You don’t know me, but if you’ve written an astrophysics code useful for producing published results, I’d like to know you, or at least know of your code. I’m Alice Allen, primary editor of the Astrophysics Source Code Library (ASCL). The ASCL is a free online reference library of (wait for it…. ) …yes! Astrophysics codes! Founded in 1999 by Robert Nemiroff and John F. Wallin, the ASCL has been dusted off, moved to a new site, and over the past year, greatly expanded. In fact, we (those of us working on the ASCL; we have an Advisory Committee and everything!) believe the ASCL is the largest collection of astrophysics codes anywhere. And the ASCL is still growing, with codes added every month.
Why a library of codes? Aside from the importance of ensuring reproducibility of one’s work (that scientific method stuff, you know), increasing falsifiability, demonstrating the integrity of a method or methods used to produce results, and increasing communication between researchers and those who study their research, working on it keeps me in at night (always a good thing). The ASCL also provides a way for astrophysicists to find codes that may be useful to their projects. We hope to provide a way for astrophysicist coders to get a little more recognition for their work, too, and are looking for a way to make the ASCL citable.
The ASCL is housed on Starship Asterisk*, the discussion forum for APOD, in its own forum called “The Engineering Deck: Astrophysics Source Code Library.” The first three threads on the ASCL’s forum front page are informational. The first is a guide to the resource; the table of contents for this thread, contained in the first post on the thread, is shown below.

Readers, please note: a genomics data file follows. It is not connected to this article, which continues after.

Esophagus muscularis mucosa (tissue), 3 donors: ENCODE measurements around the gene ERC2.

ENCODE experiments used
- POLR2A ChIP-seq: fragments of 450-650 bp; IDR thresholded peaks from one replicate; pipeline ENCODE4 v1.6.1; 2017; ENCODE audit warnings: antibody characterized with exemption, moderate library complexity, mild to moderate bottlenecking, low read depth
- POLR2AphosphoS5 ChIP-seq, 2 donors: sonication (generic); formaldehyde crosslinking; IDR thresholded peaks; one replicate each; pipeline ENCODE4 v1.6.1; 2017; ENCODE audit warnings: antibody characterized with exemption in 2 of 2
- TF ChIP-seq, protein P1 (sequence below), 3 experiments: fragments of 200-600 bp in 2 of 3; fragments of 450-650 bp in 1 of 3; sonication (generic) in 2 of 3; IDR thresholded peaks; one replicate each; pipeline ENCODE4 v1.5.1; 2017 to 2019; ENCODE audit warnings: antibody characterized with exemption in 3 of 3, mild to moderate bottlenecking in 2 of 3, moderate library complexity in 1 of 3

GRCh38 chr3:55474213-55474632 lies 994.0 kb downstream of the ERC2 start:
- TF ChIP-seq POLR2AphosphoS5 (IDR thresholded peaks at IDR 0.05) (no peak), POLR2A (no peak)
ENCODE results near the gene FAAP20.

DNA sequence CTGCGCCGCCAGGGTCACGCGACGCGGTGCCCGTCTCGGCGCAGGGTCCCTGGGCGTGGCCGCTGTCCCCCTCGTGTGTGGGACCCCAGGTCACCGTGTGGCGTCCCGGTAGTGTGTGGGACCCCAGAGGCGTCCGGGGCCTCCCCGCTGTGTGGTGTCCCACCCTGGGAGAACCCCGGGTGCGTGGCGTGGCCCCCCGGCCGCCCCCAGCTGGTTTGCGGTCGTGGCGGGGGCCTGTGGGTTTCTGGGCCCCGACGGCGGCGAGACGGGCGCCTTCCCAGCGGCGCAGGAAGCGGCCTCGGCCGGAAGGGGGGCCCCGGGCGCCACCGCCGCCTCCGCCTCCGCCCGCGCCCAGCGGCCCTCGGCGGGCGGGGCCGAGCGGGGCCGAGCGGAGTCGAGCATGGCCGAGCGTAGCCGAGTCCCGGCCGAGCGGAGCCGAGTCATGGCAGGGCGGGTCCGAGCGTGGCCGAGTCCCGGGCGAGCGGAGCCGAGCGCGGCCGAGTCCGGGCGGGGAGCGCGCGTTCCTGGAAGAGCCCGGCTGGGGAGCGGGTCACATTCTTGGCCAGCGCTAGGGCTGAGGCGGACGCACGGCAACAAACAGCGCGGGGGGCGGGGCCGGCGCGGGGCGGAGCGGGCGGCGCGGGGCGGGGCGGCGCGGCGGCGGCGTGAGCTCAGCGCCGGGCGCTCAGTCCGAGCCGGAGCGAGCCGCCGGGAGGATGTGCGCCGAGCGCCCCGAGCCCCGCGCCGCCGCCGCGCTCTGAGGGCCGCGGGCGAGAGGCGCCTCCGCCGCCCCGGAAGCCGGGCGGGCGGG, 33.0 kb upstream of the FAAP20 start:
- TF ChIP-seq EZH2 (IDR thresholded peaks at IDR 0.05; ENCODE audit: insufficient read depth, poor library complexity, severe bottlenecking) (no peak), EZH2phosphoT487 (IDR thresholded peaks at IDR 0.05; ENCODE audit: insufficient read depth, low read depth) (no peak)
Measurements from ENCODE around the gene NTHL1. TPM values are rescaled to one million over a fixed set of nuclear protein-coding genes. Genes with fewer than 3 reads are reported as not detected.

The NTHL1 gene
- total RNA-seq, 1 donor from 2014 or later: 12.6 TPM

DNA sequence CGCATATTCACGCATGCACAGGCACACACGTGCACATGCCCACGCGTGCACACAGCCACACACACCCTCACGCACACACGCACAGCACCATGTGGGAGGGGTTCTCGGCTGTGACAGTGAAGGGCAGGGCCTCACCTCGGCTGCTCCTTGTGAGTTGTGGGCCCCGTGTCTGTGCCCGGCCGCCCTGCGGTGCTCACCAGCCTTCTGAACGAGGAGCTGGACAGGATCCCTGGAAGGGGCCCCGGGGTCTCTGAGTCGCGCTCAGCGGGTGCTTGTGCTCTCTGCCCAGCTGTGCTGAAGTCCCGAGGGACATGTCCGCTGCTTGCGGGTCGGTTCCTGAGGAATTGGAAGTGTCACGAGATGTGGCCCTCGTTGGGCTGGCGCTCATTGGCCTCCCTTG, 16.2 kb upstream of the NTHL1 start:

Each downloadable code listed in the ASCL has its own thread; the first post of each code thread contains the following information:
- Name of code
- Abstract or description of code
- Person(s) credited with writing the code
- Link to the source code site
- Link to a paper which discusses or uses the code
- Unique ASCL identifier
Most entries do not house the codes themselves, but instead, list the location of a code’s information and download site. Most developers who make their codes available prefer to maintain their own websites for codes, as one of the (big!) advantages of doing so is version control. Few codes are stored on ASCL itself at this point; the ability to do so is recent. Codes which don’t have a download site can be made available on the ASCL by attaching an archive file (i.e., .zip or .gz) to the thread. Whether codes are stored on developers’ sites or on the ASCL, we want to make codes, and code sites, easier for astrophysicists to find.
Questions about and discussion of a code can be posted right on the code thread. It is not necessary to register for the APOD Starship Asterisk* forum to read and post on the ASCL site, but there is an advantage to doing so: registered users can subscribe to the forum and/or a particular thread on the forum, which alerts them via email when the thread or forum has been updated.
Codes are listed in the ASCL alphabetically by name, 100 threads to a page. Well-established codes such as Aarseth’s N-BODY codes, used now for 40 years, are included, as are new codes such as SHERA, which was introduced last month. (We paw through papers looking for codes so you don’t have to!) A full-text search capability is available; searches can be refined by iterative searching on the results. Because the ASCL has multiple pages of codes, which can be written in any language, the ability to search easily is increasingly important.
Do you know of or have a downloadable code that isn’t listed? Tell! Tell! (Please!) To get a code added, contact me at alice.allen1 at verizon.net or post the suggestion on the New codes welcome thread. (Sending cookies is totally optional!)